Mistletoe oaks revisited

The Druids worshipped mistletoe on oak.  Or so Pliny (23-79 AD) tells us, but no-one’s quite sure whether he knew what he was talking about.

Nevertheless, mistletoe on oak has been regarded, ever since Pliny’s day, as something wondrous.  It’s very rare, and it was worshipped by the druids!  
[Note to overseas readers – I’m talking here about the original, European, mistletoe, Viscum album – you may think mistletoe is rather common on oak near you – but I’m sorry, that would be another species of mistletoe, and that mistletoe has nothing to do with druids].

In Britain there’re only about 12 of these ‘mistletoe oaks’ in existence – so they are pretty special.  Though a few are cheats – proper mistletoe, but growing on non-native imported oak species.  Which isn’t quite right, but is usually counted in the total.

Last week I got the chance to revisit a couple of these oaks (most are within mistletoe’s core UK area – so within Herefs, Worcs or Glos). I hadn’t visited either of them for about 10 years.  How had they changed?  Were they still there?  Was the mistletoe surviving/thriving (it tends to be a bit stunted on oak)?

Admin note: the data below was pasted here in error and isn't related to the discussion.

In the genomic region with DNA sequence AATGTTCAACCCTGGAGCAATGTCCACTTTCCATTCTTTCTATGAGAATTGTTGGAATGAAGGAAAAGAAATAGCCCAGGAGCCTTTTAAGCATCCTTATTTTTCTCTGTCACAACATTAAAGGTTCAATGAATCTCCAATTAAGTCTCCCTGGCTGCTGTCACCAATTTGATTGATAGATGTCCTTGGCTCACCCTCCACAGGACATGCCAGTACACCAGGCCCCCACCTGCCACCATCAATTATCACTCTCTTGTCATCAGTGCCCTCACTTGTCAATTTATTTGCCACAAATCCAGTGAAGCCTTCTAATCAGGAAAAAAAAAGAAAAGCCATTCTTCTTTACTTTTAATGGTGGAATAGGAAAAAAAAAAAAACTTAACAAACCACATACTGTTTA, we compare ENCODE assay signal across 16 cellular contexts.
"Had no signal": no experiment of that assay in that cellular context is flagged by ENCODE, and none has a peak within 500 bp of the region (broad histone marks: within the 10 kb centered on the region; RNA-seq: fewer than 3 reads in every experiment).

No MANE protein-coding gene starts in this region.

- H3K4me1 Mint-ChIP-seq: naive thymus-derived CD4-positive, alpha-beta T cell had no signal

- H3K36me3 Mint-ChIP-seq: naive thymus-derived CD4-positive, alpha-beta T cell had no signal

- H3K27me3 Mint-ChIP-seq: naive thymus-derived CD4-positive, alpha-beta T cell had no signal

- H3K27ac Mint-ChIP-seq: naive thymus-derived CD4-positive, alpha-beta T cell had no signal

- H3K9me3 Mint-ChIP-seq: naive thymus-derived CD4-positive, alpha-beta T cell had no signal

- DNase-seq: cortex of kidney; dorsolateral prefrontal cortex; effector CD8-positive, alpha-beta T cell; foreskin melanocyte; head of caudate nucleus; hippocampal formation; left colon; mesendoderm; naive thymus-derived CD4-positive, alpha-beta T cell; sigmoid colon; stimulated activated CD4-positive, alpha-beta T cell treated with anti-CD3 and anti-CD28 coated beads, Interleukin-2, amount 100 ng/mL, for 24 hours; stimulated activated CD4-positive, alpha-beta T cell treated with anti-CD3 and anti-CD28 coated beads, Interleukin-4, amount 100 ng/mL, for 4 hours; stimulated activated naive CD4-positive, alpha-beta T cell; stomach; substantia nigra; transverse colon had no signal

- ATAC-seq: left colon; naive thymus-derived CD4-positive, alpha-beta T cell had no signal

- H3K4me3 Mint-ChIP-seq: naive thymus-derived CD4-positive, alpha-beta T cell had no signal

Well, there’s good news and bad news…

The Good News:  Oak #1, a well-known mistletoe oak in a churchyard, was thriving, and the mistletoe had spread – several clumps more than when I last saw it.

This is a non-native oak – Quercus rubra, or Q borealis I think – and mistletoe does grow better on these.  Not the oak of the druids though.

And no, I’m not saying exactly where it is (though it’s not difficult to work out) as these oaks need some basic protection from those who might believe Pliny a little too literally and strip it off to do something (what?) with…

Which brings us to the Bad News.

Oak#2, a venerable old tree known to have had mistletoe for well over 100 years, and a native oak to boot, seemed to be missing its mistletoe.

This one’s out in the countryside, and the mistletoe WAS high up, about 10m, on one side of the main trunks.  But there was no sign of it when we visited this week.

Has it been rustled?  There are, believe it or not, people who pay good money for this sort of mistletoe – so it could even have been rustled to order!  Speculation is, as always, fruitless.

But the key issue is has it gone for good?  Chances are, actually, that it hasn’t.  It has been reported as extinct on this oak before, and has always re-appeared (the magic of the oak?), so maybe the bad news is only temporary.

There was plenty of mistletoe in nearby trees – mostly in hawthorn, but also, unusually, in a closely adjoining mature ash (see pic on left).


Perhaps the ash was just keeping the mistletoe tradition going, whilst the oak mistletoe recovered – we shall see….